There are a few questions I always get asked once people find out I'm a trainer. The first is, "How often do you work out (if you really want to know, read this)"; then it's, "How can I get lean (here's what an expert has to say about that)"; and the third questions is, "How often should I be working out to [insert goal here]." Most of the time that goal is weight loss, and although I try to focus on things like becoming more functional and stronger with clients, I know it's a genuine question people have.
How Often Beginners Should Work Out For Weight Loss
In general, I try to avoid the one-size-fits-all approach when it comes to health and wellness because we're all different. Typically, for a true beginner (someone who has been sedentary and never worked out), I recommend two to three workouts a week. This may sound like a lot, especially for someone who is new to fitness, but I design the workouts to be performed at a moderate intensity. An example of this could be lower body, upper body, and total body with a day of rest in between each. If you want to do more, use your rest days to do low-intensity activities, like yoga or simply walking more.
At this stage, quality over quantity is preferred. I recommend paying attention to how you're handling the workouts and how your body feels. If you're extremely sore and can't move, that's a good indicator to scale back. If your workouts feel easy and you're never sore, that's an indicator to increase your load and intensity.
How Often Intermediate/Advanced People Should Work Out For Weight Loss
For those with experience working out (someone who has an understanding of the fundamentals and a general exercise foundation), I recommend between three and five sessions a week. Because you're doing more sessions per week, there's a lot you can with your programming. I like to break up workouts by muscle groups and also mix up the style of training. One day, it may be a circuit, a sprint and explosive power session the next day, followed by total body, then a conditioning workout. This is just an example, and similar to beginners, it's important to listen to your body. If you aren't recovering or eating well, it's going to be hard to sustain this load.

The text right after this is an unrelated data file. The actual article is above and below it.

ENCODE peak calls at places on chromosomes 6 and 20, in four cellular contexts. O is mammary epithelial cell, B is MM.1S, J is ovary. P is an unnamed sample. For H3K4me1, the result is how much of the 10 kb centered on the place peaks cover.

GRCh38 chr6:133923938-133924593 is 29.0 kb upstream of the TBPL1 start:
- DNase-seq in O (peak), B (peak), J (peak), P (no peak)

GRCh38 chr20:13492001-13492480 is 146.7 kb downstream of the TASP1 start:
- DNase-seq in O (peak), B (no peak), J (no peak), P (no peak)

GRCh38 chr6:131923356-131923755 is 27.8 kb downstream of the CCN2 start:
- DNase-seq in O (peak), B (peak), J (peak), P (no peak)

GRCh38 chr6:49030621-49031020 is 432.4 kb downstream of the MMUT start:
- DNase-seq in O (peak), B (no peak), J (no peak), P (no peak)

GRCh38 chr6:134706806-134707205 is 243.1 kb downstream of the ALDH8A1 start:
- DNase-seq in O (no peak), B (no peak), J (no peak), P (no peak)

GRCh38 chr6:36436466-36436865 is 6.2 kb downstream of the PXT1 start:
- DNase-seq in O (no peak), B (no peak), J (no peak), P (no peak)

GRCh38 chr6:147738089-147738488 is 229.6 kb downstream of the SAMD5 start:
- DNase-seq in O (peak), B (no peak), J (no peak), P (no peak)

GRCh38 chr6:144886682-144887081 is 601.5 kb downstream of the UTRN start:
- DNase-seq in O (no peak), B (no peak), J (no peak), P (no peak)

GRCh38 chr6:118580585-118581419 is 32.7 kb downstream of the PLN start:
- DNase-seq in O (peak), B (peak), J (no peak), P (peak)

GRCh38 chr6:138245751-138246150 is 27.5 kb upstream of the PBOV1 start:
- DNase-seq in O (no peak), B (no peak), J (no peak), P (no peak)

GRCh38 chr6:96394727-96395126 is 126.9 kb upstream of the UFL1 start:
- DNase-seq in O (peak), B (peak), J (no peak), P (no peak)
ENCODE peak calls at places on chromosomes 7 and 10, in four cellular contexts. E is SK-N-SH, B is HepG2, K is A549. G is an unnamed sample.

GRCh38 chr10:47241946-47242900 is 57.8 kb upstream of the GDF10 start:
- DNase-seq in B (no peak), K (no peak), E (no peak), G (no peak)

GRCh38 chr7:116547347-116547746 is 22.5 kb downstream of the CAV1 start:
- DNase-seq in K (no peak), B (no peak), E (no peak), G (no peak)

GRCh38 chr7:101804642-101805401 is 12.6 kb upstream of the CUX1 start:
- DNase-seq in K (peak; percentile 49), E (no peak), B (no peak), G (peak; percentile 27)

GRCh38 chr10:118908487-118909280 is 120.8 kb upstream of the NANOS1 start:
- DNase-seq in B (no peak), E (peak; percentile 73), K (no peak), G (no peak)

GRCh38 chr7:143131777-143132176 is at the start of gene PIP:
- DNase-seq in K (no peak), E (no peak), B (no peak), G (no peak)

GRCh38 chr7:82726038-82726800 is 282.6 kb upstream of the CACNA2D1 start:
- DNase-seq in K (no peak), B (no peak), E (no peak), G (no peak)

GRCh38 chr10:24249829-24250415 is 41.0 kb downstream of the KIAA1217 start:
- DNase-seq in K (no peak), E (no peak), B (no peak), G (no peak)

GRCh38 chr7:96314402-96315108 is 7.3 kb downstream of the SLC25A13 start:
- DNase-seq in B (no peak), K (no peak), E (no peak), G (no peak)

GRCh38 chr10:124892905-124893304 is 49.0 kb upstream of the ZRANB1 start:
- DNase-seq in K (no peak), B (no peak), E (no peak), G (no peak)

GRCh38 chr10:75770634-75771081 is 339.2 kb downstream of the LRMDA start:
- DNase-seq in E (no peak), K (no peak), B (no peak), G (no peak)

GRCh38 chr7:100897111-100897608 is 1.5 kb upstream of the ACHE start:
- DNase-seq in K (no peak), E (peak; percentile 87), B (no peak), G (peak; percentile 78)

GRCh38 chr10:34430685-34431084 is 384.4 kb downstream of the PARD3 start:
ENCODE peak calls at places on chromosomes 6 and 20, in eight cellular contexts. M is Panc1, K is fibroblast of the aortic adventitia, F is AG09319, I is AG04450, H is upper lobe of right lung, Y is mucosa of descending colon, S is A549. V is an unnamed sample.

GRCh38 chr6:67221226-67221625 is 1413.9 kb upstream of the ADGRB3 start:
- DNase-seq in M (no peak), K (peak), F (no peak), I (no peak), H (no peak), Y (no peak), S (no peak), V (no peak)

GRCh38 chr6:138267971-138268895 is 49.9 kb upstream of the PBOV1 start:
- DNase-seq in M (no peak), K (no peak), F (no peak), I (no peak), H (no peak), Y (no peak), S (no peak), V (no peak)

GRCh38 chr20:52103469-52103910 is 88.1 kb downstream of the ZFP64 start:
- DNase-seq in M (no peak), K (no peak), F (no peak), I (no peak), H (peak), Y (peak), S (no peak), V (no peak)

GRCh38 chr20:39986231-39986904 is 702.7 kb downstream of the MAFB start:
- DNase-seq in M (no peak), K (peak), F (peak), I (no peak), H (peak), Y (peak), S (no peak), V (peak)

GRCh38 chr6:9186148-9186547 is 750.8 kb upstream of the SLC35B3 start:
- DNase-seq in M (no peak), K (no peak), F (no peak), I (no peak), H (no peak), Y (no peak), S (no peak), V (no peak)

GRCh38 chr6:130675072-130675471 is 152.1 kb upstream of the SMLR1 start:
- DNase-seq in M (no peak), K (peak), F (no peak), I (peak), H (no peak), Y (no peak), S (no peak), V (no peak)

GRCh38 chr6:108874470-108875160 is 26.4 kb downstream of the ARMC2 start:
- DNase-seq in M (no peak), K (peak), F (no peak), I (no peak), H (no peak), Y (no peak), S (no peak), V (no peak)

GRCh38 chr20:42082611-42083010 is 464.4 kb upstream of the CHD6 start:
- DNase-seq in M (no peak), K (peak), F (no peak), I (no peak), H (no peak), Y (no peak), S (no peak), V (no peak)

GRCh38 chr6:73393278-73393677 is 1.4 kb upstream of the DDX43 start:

Other Things to Consider When Working Out For Weight Loss
Ultimately, how often you should train will come down to your goals, what you like and dislike, and your physical abilities. As always, remember that these are general guidelines, and every trainer will have a different approach. During your weight-loss journey, it's important to remember that everyone will respond differently to exercise. Someone may work out two times a week and lose six pounds in a month, while someone else could work out four times a week and only lose three pounds.
Second, nutrition is equally as important as your workout routine. In my opinion, there isn't a perfect diet to follow — find one that you like and can sustain long-term. And just in case you were wondering, you don't have to follow a complicated or extremely restrictive diet like, the keto diet. As a nutrition coach, I generally advise clients to begin eating more whole, minimally processed foods before tackling more complex ways of eating.
Results won't happen overnight; stay focused on your goals, find what works best for you, and be patient and consistent. If you don't have a trainer and aren't sure what to do, start with any of these workout plans:
- A four-week beginner plan that will teach you how to lifts weights
- A plan that will help you burn fat and build muscle
- A four-week plan to get in shape and build muscle
- A seven-day walking workout plan